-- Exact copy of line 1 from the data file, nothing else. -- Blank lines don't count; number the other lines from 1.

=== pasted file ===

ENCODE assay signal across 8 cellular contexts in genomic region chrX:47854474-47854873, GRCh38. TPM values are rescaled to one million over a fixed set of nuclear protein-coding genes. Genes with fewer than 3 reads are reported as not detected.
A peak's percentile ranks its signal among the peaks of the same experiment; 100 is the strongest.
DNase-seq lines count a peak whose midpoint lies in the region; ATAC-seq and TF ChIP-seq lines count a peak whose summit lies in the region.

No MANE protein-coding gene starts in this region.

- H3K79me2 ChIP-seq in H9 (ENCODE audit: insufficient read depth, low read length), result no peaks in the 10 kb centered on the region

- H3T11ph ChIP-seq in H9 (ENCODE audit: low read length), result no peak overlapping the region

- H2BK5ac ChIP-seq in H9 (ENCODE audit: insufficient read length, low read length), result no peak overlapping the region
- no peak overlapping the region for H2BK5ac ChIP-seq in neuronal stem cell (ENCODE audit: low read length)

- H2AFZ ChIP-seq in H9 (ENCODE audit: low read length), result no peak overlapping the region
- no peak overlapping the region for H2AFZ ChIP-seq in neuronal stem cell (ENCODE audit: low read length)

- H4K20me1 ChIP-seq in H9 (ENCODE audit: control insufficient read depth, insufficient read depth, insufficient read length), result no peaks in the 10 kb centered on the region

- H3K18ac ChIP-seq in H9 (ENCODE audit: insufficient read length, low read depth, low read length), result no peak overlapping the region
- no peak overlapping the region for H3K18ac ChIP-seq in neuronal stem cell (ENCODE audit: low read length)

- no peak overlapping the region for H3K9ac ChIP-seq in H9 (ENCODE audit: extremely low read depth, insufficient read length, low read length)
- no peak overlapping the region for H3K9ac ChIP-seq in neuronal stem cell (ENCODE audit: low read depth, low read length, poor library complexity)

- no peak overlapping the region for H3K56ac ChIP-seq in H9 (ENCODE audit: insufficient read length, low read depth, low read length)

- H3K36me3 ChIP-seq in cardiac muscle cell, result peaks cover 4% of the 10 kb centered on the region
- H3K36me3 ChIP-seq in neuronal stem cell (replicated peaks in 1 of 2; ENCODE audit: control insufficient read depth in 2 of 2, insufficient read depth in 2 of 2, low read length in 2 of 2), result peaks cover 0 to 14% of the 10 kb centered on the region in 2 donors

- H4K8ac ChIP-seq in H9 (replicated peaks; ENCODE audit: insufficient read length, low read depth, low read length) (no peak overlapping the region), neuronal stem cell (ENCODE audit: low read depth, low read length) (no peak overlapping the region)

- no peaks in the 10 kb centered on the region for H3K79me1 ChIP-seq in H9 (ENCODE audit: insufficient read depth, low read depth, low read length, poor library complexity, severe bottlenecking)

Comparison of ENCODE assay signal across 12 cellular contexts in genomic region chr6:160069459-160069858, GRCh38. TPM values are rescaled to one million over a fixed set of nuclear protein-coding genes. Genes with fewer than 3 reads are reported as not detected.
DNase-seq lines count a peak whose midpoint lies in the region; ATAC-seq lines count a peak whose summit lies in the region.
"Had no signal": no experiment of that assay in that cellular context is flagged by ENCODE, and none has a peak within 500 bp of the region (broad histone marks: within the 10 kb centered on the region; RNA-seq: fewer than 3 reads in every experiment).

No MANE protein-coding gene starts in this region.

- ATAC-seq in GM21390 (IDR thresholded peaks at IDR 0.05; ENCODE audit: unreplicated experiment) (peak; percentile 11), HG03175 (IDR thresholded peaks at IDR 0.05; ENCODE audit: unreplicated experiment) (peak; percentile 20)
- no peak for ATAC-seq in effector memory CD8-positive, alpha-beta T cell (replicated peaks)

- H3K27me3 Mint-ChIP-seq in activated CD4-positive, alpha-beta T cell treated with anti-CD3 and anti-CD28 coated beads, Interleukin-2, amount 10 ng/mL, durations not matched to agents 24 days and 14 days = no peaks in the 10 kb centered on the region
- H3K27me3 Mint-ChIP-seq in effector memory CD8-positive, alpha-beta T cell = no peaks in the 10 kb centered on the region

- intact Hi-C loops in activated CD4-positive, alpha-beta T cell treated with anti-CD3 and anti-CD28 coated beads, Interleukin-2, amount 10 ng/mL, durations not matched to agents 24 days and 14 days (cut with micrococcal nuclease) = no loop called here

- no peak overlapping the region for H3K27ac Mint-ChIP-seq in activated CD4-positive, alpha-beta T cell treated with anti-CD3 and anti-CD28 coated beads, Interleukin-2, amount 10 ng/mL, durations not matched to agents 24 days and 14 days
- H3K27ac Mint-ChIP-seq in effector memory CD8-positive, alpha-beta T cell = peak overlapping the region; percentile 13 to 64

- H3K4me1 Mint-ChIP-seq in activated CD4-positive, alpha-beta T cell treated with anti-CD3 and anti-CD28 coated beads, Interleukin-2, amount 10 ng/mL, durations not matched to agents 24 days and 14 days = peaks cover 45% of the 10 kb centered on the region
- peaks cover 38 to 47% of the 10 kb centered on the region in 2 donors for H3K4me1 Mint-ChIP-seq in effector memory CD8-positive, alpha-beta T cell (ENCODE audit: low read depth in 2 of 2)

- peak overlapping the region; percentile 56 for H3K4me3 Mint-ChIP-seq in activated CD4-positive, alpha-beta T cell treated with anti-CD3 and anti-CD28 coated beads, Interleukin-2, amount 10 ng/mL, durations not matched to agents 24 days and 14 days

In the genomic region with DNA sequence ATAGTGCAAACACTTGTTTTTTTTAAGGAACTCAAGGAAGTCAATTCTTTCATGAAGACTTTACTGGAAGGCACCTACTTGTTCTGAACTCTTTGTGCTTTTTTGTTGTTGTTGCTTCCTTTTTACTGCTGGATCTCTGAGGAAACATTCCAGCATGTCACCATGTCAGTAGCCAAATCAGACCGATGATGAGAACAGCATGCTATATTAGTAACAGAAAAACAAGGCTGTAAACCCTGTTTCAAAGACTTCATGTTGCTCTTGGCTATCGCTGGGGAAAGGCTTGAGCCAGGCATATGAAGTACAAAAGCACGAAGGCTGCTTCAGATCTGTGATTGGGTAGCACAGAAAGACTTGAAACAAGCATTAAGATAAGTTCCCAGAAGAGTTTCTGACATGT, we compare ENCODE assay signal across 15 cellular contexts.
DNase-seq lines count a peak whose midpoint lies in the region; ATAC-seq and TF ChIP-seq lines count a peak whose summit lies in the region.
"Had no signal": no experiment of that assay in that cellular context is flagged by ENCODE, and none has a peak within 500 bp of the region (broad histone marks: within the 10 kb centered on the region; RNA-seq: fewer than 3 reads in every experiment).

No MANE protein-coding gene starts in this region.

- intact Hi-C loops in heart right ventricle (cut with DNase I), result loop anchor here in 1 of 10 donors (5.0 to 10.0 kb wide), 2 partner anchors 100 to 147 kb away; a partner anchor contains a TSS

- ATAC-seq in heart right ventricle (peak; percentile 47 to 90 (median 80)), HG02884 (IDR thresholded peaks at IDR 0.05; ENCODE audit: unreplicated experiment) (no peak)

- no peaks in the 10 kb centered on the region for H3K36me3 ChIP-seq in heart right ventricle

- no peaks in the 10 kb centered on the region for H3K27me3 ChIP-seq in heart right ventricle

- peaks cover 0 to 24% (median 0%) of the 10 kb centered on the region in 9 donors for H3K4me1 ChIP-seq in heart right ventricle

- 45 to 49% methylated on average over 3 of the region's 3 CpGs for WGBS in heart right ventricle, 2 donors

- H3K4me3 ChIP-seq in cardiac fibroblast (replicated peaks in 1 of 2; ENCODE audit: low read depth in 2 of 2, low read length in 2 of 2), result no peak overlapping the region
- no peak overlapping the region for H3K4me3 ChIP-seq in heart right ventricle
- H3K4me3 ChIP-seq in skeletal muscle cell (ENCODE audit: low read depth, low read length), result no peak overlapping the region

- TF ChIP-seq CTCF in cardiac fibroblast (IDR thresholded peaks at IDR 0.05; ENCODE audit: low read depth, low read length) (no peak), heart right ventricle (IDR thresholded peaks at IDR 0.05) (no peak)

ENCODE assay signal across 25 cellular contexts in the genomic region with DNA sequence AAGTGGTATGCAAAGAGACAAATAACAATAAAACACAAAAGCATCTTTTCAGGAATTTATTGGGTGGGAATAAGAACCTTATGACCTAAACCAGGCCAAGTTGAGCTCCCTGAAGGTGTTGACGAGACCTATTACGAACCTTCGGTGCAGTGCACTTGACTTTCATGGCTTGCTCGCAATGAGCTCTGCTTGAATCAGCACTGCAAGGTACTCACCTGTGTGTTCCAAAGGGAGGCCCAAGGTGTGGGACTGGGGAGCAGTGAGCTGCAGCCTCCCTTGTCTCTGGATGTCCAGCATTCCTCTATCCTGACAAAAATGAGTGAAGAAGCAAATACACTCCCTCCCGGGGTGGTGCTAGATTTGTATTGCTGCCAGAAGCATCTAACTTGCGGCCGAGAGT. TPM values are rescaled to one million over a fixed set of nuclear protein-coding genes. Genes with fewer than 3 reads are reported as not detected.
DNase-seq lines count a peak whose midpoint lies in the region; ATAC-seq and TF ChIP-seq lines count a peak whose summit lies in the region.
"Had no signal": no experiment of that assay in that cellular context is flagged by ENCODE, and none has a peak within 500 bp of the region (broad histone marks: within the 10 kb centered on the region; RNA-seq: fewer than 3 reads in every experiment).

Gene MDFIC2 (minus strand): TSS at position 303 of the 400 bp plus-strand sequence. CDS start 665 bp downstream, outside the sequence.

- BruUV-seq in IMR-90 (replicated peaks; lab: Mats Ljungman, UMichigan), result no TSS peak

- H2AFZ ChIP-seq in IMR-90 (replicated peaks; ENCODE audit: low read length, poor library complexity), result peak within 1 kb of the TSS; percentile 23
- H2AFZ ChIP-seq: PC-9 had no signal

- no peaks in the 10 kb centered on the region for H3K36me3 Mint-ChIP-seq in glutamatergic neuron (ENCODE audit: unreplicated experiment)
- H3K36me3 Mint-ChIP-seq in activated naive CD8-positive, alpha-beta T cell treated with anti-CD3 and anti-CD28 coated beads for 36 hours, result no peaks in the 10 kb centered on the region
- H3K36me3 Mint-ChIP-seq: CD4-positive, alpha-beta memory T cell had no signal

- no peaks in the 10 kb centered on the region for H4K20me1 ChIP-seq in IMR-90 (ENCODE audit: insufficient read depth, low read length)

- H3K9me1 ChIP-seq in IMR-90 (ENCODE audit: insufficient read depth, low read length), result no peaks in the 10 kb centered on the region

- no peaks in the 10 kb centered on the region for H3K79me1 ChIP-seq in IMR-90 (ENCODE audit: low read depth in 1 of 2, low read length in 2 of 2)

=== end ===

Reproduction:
ENCODE assay signal across 8 cellular contexts in genomic region chrX:47854474-47854873, GRCh38. TPM values are rescaled to one million over a fixed set of nuclear protein-coding genes. Genes with fewer than 3 reads are reported as not detected.